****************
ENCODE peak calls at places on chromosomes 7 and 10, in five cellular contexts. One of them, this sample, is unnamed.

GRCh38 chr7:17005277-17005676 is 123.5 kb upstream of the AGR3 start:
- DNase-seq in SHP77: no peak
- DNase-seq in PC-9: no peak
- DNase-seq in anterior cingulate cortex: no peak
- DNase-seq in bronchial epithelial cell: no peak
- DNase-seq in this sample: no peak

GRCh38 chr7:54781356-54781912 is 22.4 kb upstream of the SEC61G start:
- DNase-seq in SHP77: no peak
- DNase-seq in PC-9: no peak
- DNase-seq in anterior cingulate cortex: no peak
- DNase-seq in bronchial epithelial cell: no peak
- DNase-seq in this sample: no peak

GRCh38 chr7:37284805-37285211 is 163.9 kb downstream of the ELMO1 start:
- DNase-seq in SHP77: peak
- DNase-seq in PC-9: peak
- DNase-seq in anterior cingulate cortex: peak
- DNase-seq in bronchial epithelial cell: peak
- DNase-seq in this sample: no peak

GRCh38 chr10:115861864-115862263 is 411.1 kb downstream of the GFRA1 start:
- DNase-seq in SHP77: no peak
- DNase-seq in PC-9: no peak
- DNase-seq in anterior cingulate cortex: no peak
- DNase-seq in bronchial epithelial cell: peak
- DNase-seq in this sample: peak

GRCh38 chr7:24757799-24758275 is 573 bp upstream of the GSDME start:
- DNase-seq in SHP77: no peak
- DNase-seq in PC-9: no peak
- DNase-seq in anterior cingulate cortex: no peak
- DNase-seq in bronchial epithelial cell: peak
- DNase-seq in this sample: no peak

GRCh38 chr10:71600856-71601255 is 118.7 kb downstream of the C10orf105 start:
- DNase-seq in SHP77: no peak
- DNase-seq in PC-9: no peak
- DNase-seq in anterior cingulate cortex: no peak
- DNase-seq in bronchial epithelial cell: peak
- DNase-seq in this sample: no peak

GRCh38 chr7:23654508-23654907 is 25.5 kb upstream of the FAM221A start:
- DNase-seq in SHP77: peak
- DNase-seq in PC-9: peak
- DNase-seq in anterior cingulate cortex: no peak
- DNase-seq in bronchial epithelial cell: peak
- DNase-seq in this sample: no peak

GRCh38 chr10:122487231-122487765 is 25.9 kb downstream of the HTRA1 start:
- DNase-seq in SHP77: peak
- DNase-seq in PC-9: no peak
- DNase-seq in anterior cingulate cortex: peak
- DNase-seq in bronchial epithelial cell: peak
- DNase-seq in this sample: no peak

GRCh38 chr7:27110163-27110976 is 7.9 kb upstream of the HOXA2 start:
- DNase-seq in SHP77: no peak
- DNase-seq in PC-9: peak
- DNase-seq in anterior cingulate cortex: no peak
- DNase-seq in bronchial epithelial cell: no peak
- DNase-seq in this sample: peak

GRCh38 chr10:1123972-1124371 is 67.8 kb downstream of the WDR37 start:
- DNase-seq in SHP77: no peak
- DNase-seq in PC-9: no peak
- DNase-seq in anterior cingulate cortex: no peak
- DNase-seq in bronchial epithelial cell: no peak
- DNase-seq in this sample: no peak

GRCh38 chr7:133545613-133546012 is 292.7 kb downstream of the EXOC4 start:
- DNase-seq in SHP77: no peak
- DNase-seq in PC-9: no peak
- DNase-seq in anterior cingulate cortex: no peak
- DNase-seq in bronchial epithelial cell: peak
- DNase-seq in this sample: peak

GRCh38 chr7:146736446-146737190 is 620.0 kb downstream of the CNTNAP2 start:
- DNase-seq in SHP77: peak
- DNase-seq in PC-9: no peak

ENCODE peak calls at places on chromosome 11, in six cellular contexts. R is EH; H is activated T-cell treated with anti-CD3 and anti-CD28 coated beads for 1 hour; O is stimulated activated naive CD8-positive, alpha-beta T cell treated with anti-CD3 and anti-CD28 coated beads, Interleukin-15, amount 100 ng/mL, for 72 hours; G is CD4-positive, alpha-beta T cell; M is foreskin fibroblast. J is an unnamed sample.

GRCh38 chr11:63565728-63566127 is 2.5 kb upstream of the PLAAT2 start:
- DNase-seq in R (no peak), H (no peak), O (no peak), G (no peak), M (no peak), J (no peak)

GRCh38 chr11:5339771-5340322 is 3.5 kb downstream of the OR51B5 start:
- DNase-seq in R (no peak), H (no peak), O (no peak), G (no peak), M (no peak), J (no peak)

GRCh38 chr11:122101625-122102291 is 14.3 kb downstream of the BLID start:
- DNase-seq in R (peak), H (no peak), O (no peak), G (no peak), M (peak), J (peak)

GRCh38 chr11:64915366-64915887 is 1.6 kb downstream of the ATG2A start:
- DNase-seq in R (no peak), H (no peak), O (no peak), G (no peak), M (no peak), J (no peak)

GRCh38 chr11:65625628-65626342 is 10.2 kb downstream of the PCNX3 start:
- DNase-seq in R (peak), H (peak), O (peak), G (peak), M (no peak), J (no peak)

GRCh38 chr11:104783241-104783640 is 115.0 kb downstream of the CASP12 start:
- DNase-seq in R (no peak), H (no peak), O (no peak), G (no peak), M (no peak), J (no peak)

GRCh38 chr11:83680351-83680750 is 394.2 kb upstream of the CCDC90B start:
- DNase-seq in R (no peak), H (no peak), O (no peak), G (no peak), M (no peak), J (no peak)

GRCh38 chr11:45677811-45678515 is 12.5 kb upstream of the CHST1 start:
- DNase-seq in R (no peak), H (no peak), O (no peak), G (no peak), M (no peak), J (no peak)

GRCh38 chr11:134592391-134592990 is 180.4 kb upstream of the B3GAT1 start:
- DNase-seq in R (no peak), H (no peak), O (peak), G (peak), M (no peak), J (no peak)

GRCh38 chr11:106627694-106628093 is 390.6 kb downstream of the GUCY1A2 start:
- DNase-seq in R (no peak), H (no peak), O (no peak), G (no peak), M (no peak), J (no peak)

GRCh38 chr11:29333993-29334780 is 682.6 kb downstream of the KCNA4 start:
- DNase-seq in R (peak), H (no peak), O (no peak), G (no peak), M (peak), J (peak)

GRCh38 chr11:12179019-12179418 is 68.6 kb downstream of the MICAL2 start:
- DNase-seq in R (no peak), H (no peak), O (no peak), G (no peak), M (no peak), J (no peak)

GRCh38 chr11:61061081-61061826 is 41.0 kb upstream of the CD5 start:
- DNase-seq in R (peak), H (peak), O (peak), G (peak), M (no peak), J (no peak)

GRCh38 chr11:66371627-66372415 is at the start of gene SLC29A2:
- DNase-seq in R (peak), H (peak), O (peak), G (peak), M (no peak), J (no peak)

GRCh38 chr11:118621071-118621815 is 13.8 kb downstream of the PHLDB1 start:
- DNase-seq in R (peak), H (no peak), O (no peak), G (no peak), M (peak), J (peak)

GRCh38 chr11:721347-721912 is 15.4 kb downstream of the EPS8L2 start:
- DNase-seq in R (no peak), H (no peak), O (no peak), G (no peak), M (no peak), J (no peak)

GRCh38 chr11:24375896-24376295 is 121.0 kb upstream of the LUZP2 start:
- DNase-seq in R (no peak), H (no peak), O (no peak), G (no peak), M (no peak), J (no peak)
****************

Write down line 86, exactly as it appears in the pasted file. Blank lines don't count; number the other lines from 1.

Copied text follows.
GRCh38 chr11:45677811-45678515 is 12.5 kb upstream of the CHST1 start: